5 July 1998

"two fat persons / click click click" -- Ian Dury

Television is something I endure. I watch to get a score update, or to watch a game, or, believe it or not, to catch non-sports headlines and breaking news stories. I may even watch the occasional TV show, here and there. But often it's through gritted teeth, as adverts squeeze through every open space they can, especially in sports broadcasts - the Service Merchandise Home Run Derby is tomorrow in Denver, for example, as ESPN squeezes a little more revenue out of baseball's All-Star break.

So imagine my surprise to actually fall in love with a TV show: Two Fat Ladies. I won't delve into any sizist-bashing or ageist-bashing here; the ladies are not sex symbols, AFAIK - which is, in a way, a blessing. Our eyes are normally so bombarded with supermodels, aspiring supermodels, spokesmodels, and just plain cheesecake, that I suspect menfolk must somehow either tune it out or grow to like a regularly-scheduled mental Pavlovian drool. No one complains, except the Donald Wildmons and Mary Whitehouses of the world.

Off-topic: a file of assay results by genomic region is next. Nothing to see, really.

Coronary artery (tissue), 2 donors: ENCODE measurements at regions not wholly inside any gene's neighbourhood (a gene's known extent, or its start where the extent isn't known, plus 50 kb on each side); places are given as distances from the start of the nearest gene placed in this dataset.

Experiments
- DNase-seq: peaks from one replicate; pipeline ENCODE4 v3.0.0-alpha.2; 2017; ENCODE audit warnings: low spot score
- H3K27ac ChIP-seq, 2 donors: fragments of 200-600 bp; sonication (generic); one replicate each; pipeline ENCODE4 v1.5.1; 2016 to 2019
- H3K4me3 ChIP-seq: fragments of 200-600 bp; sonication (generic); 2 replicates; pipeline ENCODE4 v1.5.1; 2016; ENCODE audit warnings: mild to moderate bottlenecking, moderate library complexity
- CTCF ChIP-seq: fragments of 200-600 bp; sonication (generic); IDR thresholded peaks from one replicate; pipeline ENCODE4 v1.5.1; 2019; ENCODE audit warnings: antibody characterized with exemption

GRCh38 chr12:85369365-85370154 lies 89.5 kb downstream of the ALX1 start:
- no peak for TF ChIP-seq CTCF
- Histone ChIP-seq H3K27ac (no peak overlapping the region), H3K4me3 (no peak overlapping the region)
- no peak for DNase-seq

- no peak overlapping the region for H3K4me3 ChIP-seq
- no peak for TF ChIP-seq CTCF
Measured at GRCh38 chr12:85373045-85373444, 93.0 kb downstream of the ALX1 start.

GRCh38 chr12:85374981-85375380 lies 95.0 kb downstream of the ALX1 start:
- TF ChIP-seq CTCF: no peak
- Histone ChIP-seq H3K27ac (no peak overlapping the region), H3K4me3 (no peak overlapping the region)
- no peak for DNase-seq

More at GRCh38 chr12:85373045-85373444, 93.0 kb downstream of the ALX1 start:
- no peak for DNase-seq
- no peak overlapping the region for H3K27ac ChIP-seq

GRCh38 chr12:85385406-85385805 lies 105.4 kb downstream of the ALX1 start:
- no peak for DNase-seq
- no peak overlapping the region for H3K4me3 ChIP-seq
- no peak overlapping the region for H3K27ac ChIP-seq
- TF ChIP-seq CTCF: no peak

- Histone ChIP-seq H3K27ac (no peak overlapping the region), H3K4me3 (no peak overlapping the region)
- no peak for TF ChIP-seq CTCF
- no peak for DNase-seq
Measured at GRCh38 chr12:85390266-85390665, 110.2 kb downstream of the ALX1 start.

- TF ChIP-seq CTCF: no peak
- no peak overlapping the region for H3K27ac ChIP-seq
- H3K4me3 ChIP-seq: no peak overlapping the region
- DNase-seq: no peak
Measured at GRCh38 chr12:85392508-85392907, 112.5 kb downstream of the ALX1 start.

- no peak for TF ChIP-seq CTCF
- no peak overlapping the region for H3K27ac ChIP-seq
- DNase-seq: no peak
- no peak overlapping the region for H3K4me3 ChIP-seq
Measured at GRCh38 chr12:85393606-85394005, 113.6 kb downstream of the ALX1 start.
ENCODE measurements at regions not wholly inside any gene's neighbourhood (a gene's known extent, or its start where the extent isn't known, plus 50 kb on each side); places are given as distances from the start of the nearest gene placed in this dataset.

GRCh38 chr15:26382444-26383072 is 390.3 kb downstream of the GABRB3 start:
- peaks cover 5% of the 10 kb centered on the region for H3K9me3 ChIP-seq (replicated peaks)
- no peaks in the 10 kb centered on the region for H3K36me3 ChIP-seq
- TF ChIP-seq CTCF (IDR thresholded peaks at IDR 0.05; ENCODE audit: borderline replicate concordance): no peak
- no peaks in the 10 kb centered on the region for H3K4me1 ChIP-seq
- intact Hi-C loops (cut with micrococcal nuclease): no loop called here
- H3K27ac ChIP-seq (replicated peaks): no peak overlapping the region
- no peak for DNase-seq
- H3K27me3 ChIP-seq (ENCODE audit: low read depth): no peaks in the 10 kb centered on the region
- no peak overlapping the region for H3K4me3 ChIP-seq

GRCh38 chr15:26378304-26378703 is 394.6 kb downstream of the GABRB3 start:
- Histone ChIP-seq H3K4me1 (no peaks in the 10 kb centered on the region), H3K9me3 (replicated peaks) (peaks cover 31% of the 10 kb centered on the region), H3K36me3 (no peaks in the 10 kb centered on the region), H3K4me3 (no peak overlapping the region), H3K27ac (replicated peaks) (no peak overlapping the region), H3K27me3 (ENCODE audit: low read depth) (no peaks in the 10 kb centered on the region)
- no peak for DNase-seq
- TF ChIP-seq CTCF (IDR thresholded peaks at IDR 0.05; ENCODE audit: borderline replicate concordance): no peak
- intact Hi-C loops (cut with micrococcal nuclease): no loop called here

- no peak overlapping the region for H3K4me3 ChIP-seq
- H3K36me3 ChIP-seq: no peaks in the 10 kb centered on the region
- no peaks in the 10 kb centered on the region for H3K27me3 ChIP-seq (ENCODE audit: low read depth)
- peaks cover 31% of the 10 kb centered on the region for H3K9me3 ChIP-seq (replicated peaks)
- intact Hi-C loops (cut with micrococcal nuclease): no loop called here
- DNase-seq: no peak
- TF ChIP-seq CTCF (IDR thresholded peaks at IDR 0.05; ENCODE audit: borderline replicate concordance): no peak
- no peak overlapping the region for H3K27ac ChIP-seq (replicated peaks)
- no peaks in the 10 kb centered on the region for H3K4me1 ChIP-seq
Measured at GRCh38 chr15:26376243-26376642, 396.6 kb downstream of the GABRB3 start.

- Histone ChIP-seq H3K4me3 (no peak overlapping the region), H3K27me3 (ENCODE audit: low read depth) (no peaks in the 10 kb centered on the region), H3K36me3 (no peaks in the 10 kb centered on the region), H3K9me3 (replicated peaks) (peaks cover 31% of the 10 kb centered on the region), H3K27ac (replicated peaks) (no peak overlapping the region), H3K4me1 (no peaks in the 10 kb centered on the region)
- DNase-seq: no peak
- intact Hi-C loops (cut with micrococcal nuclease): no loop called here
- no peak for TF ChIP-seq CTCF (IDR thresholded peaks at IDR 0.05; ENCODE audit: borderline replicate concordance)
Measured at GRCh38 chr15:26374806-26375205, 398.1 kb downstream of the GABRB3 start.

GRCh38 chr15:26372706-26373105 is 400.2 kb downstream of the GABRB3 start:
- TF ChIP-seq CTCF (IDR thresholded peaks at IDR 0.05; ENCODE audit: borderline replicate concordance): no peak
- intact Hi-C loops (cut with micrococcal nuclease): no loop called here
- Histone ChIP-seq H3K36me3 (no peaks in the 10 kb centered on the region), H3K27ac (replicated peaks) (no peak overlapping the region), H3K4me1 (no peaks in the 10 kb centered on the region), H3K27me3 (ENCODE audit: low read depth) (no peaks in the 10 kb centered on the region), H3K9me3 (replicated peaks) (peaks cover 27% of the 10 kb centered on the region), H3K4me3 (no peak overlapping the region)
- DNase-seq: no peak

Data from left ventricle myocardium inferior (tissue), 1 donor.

I, instead, have become a faithful viewer of two charming zaftig senior citizens who know their way around a kitchen and, partly through the magic of editing (for, otherwise, the snappy patter would be snapless), are like your two wacky aunts letting you help with Thanksgiving dinner. This is radical, subversive programming, and, luckily, it's a revolution you can dance to (well, at least it comes with recipes), rather than being some dry, didactic bore. It's a good story well told, or, at least, a set of spacy monologues and dialogues with an end result that feeds a family of eight.

No hype, no special effects, no rote trendiness or demographic fixations - just utter realness that doesn't insult you by reminding you how genuine it is (a frequent fault of all those boring slice-of-life programs). May God bless the BBC and public broadcasters everywhere. I wonder if the Food Network shows old Keith Floyd reruns.

25 November 1999

Thanksgiving brought back memories of busy, wacky kitchens, both at family gatherings and my various stints at restaurants. So I dug this out of the "purgatory" directory. Now, with the death of Jennifer Paterson, TFL reruns are a bit difficult to watch sometimes.